Abortion Rights Groups Sue to Block Sweeping Arkansas Law

The law being challenged allows abortion when it’s necessary to save the life of the mother, but offers no exceptions for those impregnated by rape or incest.

(AP Photo/Rick Bowmer)

(CN) — Making good on a vow to block what it calls the most direct attack on women’s reproductive rights in the U.S., two abortion rights groups asked a federal judge Wednesday to invalidate sweeping new Arkansas legislation that its supporters hope will force the U.S. Supreme Court to reconsider its landmark Roe v. Wade decision.

Filed by the American Civil Liberties Union and Planned Parenthood Federation of America, the lawsuit challenges new prohibitions scheduled to take effect July 28. It comes as Republican lawmakers in at least a dozen states, emboldened by a new conservative majority on the high court, pushed through new abortion bans this year.

Although he initially expressed objections about the bill, Arkansas Republican Governor Asa Hutchinson signed the legislation banning abortion in nearly every case in March.

The law allows for the procedure when necessary to save the life of the mother. However, it offers no exceptions for those impregnated by rape or incest and imposes criminal penalties on doctors for providing care, according to the lawsuit.

Meagan Burrows, a staff attorney at the ACLU Reproductive Freedom Project, said the law clearly violates the U.S. Constitution and nearly five decades of binding Supreme Court precedent.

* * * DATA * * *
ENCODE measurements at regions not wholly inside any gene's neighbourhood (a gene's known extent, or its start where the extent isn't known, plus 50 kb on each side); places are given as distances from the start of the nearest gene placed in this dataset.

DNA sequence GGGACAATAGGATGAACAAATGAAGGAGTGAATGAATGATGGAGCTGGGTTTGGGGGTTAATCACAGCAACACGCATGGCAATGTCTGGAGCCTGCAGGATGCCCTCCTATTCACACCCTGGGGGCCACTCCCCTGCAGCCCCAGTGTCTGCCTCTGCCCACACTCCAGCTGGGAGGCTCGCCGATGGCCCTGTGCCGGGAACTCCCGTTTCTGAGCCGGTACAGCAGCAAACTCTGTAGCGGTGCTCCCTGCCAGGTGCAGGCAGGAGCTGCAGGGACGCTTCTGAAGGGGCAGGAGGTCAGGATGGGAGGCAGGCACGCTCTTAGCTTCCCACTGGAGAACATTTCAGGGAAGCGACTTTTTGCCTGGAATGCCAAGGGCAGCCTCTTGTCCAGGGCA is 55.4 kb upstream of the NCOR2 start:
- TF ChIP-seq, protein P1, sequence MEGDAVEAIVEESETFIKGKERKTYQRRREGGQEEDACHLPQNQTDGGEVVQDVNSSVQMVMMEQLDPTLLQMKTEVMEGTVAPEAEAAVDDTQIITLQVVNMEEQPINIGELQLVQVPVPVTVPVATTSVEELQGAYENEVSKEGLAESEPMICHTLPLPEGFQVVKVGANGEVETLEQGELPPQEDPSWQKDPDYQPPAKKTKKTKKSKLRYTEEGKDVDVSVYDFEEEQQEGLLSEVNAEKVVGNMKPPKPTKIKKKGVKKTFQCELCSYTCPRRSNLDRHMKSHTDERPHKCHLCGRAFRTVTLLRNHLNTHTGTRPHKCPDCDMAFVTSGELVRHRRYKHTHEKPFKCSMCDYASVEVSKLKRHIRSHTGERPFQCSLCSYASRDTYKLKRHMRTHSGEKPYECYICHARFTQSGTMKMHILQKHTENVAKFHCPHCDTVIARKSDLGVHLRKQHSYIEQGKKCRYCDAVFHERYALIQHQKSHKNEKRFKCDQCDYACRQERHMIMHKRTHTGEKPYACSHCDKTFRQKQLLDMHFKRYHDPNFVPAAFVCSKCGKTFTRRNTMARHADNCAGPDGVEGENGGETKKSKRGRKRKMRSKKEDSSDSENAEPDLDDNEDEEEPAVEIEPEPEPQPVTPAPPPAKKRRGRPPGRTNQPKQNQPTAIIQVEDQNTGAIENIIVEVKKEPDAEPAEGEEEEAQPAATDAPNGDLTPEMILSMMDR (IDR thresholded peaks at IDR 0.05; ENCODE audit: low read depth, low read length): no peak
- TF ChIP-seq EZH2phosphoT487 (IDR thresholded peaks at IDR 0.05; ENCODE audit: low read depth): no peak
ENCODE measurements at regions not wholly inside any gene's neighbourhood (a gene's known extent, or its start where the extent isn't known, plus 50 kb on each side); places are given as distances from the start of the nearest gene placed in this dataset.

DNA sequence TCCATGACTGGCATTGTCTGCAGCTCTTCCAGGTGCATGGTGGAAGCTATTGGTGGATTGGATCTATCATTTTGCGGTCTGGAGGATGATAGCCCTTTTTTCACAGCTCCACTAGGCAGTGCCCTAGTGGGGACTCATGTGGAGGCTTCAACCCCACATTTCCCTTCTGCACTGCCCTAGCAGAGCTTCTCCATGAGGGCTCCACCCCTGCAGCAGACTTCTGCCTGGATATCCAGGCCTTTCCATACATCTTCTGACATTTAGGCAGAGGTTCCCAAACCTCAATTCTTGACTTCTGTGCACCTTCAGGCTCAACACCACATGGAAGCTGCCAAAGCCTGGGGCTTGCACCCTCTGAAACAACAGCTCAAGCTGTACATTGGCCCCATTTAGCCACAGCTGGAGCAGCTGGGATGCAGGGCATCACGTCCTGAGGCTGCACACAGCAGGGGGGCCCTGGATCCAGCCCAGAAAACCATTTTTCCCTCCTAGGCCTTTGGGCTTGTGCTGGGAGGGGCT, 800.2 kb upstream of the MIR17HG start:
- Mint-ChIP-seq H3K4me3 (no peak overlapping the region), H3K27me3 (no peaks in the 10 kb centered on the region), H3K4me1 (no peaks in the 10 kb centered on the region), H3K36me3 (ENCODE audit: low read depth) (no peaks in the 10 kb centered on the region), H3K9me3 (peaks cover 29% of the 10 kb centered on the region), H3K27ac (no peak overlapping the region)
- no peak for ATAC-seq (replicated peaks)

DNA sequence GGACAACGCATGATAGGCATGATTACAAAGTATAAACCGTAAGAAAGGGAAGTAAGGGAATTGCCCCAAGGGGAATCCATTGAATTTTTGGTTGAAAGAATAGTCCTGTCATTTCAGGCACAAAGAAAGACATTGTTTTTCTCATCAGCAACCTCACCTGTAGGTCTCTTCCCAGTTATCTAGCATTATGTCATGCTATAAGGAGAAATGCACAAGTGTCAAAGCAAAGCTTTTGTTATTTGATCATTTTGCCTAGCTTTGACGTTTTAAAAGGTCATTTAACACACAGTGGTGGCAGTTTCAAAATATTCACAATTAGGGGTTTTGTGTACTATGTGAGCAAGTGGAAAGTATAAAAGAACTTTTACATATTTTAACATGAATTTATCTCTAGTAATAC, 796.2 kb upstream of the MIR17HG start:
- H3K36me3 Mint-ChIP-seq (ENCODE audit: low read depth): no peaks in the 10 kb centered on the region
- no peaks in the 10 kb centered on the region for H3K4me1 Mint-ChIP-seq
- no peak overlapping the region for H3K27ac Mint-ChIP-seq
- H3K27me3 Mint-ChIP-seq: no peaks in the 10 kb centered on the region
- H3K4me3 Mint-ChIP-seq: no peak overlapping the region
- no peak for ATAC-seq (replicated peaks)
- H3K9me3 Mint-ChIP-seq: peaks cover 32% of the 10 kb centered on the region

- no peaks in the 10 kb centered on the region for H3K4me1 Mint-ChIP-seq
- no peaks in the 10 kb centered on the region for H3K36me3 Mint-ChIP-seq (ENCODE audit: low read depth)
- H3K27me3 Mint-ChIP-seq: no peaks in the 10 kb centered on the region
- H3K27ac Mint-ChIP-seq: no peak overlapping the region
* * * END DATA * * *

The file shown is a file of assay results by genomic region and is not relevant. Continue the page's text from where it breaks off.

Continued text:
“Arkansas’ anti-abortion politicians know that Roe v. Wade is still the law of the land, but they passed this abortion ban anyway, which triggers a direct challenge to Roe,” Burrows said in a statement. “We are not going to stand by while Arkansas attempts to deny people their constitutional right to abortion care. Abortion remains legal in all 50 states, and we’ll see the state of Arkansas in court to make sure it stays that way.”

Arkansas has made a persistent effort over the last decade at rolling back abortion rights, passing some 20 restrictions during this year’s legislative session.

The Wednesday lawsuit comes just over four months after the Eighth Circuit struck down a pair of laws passed by Arkansas lawmakers in 2019 barring the procedure after 18 weeks of pregnancy and on the basis of a prenatal diagnosis of Down syndrome.

The three-judge panel found that the state’s only surgical abortion clinic and a physician were likely to succeed on their claim that Supreme Court precedent prevents a state from banning pre-viability abortions, generally considered to be 24 weeks or earlier.

The groups say that the most recent abortion ban violates equal protection and privacy rights extended under the 1973 Roe v. Wade decision legalizing abortion nationwide.

“Absent an order from this court, plaintiffs will be forced to turn away patients seeking abortion care as of that date,” the lawsuit states. “This will inflict immediate and irreparable harm upon plaintiffs’ patients by blatantly violating their constitutional rights under the Fourteenth Amendment to the United States Constitution, threatening their health and well-being, and forcing them to continue their pregnancies against their will.”

Bills passed by more than a dozen GOP-led states banning abortion at various stages since 2019 have all been blocked in court and none are in effect, the ACLU noted in a news release.

The lawsuit was filed on behalf of Little Rock Family Planning Services and Planned Parenthood’s Little Rock health center.

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